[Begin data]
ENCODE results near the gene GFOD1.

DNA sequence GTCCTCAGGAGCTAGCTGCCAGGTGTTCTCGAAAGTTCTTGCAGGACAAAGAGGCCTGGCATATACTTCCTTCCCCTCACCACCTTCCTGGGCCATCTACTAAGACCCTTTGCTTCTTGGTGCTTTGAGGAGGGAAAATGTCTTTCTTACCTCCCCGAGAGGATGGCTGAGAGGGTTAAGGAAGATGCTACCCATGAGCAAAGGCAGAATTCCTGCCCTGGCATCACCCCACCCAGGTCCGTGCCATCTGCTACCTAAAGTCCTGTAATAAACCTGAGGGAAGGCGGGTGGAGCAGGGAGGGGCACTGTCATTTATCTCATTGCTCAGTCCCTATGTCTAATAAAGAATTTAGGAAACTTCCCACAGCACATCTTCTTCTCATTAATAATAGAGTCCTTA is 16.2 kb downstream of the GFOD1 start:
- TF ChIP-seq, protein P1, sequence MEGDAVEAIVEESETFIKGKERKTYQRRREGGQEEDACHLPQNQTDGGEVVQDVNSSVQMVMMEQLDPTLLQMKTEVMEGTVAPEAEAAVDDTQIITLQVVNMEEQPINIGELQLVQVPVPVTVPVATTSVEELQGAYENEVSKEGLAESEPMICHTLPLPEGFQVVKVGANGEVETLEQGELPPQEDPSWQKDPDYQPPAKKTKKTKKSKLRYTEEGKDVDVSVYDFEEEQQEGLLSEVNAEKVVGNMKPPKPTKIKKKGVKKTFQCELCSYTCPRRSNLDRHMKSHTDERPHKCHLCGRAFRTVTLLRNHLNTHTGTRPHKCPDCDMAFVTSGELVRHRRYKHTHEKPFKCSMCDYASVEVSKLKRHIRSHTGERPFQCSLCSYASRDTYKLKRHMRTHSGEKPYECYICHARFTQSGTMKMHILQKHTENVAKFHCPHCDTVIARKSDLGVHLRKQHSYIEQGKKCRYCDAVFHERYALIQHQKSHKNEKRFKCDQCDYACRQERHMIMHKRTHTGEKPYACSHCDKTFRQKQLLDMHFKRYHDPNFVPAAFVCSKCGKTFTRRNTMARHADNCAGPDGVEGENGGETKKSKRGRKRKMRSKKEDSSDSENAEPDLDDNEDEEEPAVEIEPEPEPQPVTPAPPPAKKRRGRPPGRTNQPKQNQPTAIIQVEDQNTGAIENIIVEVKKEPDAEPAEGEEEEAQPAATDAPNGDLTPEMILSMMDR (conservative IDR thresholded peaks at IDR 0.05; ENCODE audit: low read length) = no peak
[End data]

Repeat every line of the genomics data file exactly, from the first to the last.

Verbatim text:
ENCODE results near the gene GFOD1.

DNA sequence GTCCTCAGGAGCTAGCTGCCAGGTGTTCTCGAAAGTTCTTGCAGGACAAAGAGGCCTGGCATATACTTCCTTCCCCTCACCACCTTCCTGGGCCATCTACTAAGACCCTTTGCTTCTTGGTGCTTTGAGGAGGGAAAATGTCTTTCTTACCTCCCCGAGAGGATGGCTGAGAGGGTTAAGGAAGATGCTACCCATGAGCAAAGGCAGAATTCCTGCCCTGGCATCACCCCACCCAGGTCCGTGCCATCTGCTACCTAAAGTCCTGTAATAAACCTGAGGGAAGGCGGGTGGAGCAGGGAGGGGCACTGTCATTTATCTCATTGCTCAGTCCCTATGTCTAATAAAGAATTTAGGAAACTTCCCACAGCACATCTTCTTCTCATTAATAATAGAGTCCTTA is 16.2 kb downstream of the GFOD1 start:
- TF ChIP-seq, protein P1, sequence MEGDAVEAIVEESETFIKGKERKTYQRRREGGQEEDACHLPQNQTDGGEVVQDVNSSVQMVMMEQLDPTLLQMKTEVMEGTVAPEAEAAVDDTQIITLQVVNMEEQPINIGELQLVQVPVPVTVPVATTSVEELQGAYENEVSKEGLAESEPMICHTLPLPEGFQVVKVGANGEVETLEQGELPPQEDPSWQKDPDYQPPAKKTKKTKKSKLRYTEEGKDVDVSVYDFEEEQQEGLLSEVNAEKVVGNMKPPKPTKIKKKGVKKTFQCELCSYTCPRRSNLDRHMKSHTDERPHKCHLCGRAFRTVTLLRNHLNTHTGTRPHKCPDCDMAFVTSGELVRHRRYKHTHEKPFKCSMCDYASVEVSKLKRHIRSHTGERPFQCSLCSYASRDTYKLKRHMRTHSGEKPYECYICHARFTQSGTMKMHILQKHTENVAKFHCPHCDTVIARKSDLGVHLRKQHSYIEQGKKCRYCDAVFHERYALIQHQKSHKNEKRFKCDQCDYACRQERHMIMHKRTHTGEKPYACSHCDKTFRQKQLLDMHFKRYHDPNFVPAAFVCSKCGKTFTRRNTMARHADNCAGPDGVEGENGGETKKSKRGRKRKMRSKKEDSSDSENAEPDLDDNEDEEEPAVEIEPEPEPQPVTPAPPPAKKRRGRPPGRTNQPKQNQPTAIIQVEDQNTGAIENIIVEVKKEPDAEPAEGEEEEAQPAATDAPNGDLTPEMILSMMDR (conservative IDR thresholded peaks at IDR 0.05; ENCODE audit: low read length) = no peak